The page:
Sea Grass month awareness
March is Seagrass Awareness Month
As part of the European Marine Science Educators Association, we are celebrating our very own beautiful seagrass: the Posidonia Oceanica, also known as Alka in Maltese and Neptune Grass in English.
Posidonia oceanica is seagrass and not an alga, it is the only family of flowering plants which has fully colonized the sea, shedding flower and even olive-shaped fruit which are dispersed by water currents. Posidonia oceanica does not fruit every year but during anomalously warm years. It is an endemic species in the Mediterranean Sea, therefore it is restricted to this basin.
Its position in the sea depends on the water clarity, in fact in the Maltese waters it has been found at 40 meter’s depth in the Comino Channel because of the transparency of the water column.
Posidonia is composed of five to seven ribbon-like leaves which are grouped together in shoots and turn progressively brown as they die. It has sub-surface (plagiotropic) rhizomes and roots that grow up to a maximum of 1.5 m below the sandy seabed and they stabilize the seagrass, while the vertical (orthotropic) rhizomes reduce silt accumulation. Posidonia meadows colonise a variety of substrates from rocky to sandy seabeds and can also grow on matte, which is a composite material whose surface is made by living shoots while its interior is composed by dead rhizomes, roots and sand which grows very slowly vertically.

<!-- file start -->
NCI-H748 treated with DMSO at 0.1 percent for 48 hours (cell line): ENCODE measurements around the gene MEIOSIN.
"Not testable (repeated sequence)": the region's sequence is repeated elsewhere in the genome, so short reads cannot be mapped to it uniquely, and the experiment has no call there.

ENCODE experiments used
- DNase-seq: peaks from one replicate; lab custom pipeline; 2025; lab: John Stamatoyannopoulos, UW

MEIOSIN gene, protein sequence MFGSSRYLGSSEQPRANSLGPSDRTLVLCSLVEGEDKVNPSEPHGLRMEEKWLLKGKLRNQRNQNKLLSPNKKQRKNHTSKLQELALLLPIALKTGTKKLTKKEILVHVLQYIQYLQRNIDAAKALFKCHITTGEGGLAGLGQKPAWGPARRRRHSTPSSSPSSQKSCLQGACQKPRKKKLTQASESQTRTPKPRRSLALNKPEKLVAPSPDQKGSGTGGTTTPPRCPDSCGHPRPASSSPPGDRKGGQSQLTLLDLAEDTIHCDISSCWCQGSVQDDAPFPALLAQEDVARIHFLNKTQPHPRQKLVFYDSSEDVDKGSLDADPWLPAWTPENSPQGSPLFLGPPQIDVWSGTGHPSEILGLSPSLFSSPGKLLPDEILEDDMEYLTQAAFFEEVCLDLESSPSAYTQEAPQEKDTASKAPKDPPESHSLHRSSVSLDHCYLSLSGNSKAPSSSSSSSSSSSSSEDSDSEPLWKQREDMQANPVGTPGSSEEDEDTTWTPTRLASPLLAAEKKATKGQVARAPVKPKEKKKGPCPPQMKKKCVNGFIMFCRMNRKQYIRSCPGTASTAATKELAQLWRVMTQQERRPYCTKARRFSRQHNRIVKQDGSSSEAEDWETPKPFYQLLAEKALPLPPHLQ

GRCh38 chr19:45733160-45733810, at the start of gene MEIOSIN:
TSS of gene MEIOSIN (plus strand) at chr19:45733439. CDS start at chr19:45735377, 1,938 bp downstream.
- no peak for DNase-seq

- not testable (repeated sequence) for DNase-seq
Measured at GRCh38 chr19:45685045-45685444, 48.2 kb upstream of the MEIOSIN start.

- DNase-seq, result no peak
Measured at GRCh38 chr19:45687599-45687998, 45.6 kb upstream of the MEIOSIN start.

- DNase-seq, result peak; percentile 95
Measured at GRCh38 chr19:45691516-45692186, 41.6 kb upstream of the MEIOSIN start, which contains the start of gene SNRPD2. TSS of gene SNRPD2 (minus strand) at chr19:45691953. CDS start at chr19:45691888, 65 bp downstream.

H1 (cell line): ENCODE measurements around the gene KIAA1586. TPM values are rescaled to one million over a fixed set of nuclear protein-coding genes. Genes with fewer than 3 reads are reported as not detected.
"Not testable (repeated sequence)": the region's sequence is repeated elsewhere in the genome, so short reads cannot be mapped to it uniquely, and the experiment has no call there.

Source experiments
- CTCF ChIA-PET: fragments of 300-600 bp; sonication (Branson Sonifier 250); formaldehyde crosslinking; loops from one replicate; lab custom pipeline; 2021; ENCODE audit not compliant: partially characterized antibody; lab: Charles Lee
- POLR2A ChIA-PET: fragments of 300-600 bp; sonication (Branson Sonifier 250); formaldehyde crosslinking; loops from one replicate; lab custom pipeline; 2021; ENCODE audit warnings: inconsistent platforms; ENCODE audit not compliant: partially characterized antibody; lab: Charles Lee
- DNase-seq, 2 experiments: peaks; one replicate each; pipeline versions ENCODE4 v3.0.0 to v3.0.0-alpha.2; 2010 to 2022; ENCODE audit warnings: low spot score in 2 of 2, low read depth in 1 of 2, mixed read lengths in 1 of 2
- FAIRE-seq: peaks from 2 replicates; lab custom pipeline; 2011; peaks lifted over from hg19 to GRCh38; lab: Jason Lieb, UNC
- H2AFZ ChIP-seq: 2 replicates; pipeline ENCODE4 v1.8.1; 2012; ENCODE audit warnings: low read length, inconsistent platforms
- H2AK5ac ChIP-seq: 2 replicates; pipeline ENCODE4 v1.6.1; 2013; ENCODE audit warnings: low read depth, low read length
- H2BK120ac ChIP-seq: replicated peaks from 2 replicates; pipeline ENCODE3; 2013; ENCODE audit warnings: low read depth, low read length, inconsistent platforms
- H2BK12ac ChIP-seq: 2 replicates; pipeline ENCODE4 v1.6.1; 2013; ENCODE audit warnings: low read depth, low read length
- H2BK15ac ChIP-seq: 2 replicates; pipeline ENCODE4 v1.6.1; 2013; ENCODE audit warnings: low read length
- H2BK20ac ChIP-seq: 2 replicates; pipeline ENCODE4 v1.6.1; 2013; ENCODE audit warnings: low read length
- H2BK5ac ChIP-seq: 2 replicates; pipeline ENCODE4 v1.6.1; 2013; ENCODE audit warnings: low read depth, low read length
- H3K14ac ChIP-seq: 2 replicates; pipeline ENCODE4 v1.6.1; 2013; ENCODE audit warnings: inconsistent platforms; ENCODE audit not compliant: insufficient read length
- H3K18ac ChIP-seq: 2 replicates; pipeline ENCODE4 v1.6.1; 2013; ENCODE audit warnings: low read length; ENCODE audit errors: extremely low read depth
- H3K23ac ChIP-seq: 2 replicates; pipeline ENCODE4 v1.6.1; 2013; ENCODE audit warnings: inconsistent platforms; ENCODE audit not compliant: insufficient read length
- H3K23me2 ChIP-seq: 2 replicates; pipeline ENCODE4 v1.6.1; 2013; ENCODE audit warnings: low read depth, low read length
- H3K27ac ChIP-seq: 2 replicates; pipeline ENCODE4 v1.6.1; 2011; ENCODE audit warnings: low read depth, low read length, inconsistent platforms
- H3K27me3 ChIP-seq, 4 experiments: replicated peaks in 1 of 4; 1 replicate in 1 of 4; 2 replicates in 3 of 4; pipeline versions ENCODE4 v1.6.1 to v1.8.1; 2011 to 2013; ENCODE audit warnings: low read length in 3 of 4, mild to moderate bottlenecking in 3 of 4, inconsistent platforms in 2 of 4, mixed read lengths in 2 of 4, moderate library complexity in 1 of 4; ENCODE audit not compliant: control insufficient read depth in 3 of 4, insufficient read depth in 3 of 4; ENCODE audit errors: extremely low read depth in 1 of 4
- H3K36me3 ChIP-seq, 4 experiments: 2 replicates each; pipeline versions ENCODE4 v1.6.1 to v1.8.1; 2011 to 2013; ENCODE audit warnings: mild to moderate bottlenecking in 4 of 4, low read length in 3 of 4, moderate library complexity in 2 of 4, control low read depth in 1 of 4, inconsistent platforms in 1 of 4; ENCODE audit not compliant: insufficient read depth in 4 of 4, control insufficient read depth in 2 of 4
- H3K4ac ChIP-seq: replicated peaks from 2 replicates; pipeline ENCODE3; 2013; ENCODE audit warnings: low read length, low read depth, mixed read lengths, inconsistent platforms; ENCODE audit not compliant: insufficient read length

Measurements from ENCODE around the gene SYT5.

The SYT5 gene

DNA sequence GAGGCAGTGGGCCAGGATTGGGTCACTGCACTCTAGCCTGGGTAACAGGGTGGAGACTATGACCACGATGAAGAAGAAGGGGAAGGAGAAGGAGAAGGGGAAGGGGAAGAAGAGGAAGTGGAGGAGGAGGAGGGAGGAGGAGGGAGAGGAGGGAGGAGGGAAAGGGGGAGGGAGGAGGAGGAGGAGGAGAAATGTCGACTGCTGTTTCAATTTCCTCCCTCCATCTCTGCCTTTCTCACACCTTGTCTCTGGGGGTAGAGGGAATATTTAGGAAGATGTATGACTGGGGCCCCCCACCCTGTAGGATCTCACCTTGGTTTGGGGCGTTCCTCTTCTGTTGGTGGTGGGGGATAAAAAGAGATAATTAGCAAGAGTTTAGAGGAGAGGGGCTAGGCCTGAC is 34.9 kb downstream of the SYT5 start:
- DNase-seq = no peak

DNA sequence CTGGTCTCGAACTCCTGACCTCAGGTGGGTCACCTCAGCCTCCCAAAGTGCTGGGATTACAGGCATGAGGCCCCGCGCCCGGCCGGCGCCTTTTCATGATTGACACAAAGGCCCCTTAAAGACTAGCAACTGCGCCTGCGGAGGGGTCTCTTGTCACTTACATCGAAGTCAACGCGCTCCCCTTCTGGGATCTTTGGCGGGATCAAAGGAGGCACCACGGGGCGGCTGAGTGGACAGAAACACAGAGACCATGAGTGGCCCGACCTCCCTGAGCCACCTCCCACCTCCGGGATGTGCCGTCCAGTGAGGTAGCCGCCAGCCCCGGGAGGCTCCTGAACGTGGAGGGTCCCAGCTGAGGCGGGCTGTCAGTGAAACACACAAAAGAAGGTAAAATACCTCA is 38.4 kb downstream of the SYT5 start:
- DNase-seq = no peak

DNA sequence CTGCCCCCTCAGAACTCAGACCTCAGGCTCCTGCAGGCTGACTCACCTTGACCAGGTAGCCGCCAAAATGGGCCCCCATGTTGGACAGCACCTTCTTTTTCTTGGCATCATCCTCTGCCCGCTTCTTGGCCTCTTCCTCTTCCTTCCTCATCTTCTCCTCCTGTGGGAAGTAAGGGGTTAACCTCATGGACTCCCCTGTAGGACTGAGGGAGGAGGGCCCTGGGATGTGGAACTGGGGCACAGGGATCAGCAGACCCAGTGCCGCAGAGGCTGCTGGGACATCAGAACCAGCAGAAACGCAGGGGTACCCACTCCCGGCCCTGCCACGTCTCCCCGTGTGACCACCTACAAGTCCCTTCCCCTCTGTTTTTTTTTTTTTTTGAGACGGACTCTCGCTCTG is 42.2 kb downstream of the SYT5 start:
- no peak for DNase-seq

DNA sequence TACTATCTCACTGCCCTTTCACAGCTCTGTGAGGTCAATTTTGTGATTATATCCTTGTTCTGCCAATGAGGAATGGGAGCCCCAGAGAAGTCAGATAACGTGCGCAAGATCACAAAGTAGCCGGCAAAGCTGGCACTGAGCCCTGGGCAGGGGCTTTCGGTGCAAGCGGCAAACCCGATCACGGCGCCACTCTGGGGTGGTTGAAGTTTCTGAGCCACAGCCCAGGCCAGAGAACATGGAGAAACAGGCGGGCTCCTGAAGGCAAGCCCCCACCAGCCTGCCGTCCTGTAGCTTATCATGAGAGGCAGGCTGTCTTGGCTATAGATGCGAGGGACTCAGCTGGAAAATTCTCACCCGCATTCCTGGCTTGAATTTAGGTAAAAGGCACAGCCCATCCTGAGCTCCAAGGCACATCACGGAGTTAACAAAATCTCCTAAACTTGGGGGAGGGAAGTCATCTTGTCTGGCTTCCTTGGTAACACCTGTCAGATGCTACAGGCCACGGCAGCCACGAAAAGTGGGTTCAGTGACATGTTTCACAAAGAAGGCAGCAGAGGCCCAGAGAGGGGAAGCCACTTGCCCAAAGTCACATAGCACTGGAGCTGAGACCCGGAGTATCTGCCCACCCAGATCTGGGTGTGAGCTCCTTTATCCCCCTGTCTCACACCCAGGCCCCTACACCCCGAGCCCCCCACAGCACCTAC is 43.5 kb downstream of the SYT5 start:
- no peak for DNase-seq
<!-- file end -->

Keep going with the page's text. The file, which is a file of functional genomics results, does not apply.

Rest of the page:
Posidonia oceanica is considered a keystone species Can you guess why? We’ll give you some hints:
- Posidonia Oceanica has been called “the lungs of the Mediterranean” because it is one of the most important sources of oxygen provided to coastal waters, producing up to 20 litres of oxygen per square meter every day.
- As a very important natural resource, it can create different habitats, providing goods and services. That’s why it’s considered an “ecosystem engineer”.
- It supports a wide variety of animal species that use these habitats for breeding, feeding and shelter.
- Growing in clean, unpolluted marine waters, it’s an indicator of the overall quality of coastal waters.
- It’s a natural carbon sink, helping to mitigate the effects of climate change by storing carbon dioxide. 5 681 206 tons of CO2 emissions are fixed annually by Posidonia Oceanica in the Mediterranean Sea.
- Posidonia Oceanica meadows have a crucial role in stabilizing seabed and protecting from coastal erosion thanks to the compact and dense structures made by the living leaves that break swells and waves.
- Banquettes of dead leaves that are formed during winter on the beach are a very important resource of organic carbon, providing nutrients and food for many organisms, and protect against loss of sand.
Unfortunately, this amazing and aquatic plant is under serious threat, despite international legislation to protect it, like the EU Habitat Directive, and other initiatives. Posidonia Oceanica meadows are declining rapidly in many parts of the Mediterranean because of pollution, coastal development, anchoring and fishing activities.
An estimated loss of 1/3 of the distribution area occurred in the last fifty years.
There are many relevant projects that are being carried out to protect Posidonia in the Mediterranean and we truly believe that effective management of coastal resources can improve the conservation of this species.